I have an essay in the latest issue of Cascadia Subduction Zone called “We Have Never Been Postmodern: ‘Walking Stick Fires’ and the Knowability of Science Fiction”, a response to Paul Kincaid’s essay “The Widening Gyre” (which you should read), if nothing else than a starting point for the ongoing, rolling conversation that it has engendered. I used it as an opportunity to talk about the creation of my story “Walking Stick Fires” (which Kincaid talks about in his essay) and link it up to larger questions of “exhaustion” and what our futures “should” look like in our written works.
As for the contention that, in stories such as mine, the future is incomprehensible: as the saying goes, I consider this a feature, not a bug.
At one point Kincaid discusses “the trope in which neither author nor reader is expected to fully comprehend the future being presented.” That is, at least for me, not a trope. A “trope” is a poetic device; for me the incomprehensibility of the future is an epistemological premise that I present to the reader.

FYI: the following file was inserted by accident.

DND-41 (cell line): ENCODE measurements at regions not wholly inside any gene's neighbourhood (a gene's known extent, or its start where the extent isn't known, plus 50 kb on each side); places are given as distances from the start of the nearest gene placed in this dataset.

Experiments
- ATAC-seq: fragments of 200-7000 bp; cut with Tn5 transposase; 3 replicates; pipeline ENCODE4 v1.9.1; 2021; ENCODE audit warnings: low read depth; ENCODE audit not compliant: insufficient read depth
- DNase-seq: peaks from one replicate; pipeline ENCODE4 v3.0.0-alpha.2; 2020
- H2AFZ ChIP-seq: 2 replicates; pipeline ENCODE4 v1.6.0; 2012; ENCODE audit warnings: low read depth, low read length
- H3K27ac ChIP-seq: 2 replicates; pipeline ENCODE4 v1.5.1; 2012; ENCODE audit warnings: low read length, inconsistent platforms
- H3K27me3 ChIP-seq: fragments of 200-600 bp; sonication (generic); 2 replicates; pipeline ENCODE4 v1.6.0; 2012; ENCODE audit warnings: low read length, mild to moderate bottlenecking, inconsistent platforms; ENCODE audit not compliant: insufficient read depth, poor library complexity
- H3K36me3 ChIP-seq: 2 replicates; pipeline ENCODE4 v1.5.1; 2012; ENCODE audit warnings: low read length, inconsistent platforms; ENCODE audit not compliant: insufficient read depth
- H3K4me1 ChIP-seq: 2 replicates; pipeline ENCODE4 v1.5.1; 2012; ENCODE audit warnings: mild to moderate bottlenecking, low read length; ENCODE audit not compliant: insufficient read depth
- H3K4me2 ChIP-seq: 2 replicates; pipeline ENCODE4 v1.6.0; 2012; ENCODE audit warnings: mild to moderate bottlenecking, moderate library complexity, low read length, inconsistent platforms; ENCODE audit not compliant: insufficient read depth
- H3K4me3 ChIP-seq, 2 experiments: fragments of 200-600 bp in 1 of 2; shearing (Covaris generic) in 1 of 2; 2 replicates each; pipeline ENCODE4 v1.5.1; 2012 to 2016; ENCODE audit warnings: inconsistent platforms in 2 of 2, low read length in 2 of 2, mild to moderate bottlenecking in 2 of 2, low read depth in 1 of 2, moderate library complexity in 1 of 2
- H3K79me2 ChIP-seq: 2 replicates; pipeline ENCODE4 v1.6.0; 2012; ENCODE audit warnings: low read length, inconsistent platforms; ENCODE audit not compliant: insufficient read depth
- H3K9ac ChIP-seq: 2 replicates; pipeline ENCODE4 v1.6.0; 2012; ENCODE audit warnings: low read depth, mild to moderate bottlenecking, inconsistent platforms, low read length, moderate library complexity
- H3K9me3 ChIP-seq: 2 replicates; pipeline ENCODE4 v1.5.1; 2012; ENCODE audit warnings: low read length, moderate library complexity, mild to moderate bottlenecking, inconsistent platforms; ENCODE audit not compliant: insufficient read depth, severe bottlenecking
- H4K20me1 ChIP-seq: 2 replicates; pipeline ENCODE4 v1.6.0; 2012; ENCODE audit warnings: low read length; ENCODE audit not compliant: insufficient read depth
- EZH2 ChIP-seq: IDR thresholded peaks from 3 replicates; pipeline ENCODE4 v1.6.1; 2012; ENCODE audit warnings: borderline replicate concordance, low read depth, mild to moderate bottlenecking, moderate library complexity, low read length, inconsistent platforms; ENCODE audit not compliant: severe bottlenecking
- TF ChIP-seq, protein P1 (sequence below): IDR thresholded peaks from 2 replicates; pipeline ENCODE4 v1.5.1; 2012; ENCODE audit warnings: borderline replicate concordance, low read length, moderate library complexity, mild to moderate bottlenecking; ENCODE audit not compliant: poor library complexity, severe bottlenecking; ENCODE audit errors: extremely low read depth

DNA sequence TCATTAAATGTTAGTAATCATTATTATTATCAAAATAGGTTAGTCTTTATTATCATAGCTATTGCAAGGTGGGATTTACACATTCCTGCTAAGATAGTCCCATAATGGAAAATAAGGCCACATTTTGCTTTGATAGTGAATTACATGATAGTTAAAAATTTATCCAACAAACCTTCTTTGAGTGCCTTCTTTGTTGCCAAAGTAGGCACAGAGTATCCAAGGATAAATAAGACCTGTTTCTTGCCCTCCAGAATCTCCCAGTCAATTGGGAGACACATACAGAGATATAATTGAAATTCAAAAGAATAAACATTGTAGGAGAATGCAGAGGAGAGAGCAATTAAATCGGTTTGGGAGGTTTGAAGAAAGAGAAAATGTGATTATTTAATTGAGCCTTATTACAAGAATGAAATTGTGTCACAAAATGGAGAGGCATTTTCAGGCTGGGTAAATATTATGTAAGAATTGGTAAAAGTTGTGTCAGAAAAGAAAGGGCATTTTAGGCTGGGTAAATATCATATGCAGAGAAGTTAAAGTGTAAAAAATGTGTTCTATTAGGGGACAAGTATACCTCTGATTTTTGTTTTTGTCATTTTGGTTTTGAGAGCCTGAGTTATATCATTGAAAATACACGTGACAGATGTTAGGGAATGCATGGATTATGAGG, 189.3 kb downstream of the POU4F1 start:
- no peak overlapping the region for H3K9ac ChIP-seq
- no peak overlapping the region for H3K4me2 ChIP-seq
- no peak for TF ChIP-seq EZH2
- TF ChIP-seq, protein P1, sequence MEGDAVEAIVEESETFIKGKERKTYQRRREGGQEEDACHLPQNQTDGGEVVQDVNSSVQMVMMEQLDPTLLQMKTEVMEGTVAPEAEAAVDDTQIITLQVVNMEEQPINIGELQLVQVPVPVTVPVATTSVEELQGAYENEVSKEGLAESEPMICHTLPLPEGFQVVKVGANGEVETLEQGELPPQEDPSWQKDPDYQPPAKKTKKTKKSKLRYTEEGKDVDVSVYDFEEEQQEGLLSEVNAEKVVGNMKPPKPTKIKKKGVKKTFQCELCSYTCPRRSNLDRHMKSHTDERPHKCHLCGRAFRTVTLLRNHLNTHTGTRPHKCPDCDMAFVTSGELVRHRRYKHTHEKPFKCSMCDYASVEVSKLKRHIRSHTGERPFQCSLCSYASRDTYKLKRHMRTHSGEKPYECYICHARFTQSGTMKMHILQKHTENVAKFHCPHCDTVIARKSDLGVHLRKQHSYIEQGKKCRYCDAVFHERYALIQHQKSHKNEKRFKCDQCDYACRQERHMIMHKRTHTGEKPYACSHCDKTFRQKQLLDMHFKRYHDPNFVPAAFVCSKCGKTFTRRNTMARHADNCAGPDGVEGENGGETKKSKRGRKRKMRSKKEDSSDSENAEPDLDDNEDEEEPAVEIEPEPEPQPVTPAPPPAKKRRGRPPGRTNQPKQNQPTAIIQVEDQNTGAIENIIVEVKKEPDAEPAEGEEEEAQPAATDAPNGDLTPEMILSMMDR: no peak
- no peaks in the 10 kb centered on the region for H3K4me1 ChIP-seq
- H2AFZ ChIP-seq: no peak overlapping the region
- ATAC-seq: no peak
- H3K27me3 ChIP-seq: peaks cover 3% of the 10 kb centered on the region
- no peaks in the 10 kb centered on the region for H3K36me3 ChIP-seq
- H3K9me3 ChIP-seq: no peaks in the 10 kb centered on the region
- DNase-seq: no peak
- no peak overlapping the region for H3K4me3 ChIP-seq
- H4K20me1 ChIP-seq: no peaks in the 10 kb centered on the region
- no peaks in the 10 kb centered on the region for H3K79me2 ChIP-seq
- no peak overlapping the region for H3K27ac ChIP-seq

Kincaid thinks that, in some science fiction, “things are so different that there is no connection with the experiences and perceptions of our present.” This might be the fundamental disconnect I see in Kincaid’s argument. For if future is unknowable, then the work of fiction has to dwell either in the past or the present. He doesn’t allow the possibility of a “connection” with the present unless—to reiterate once more—there is a certain typology of genre at work: one invested in careful extrapolation and a certainty about one’s findings. But it’s this very uncertainty of typology that I found worth exploring in “Walking Stick Fires.” And the bored imperialist assumptions of its protagonists, who have little interest in the actual goings-on of the resident populace (mostly forced to live in tunnels underground), was the central point of unspooling for the narrative, as they lurched from one misadventure to another. The speculative aspects of the story include aliens, yes, but also Toby Keith, Camaros, and kickboxing. Every choice of story has trade-offs and sacrifices, and yields different rewards. Most stories are just as much about what is not included in them as what is. If I was writing a more “careful” story, I would not have been able to include, well, Toby Keith, Camaros, and kickboxing. And those “deep fried” elements were what the story needed for me.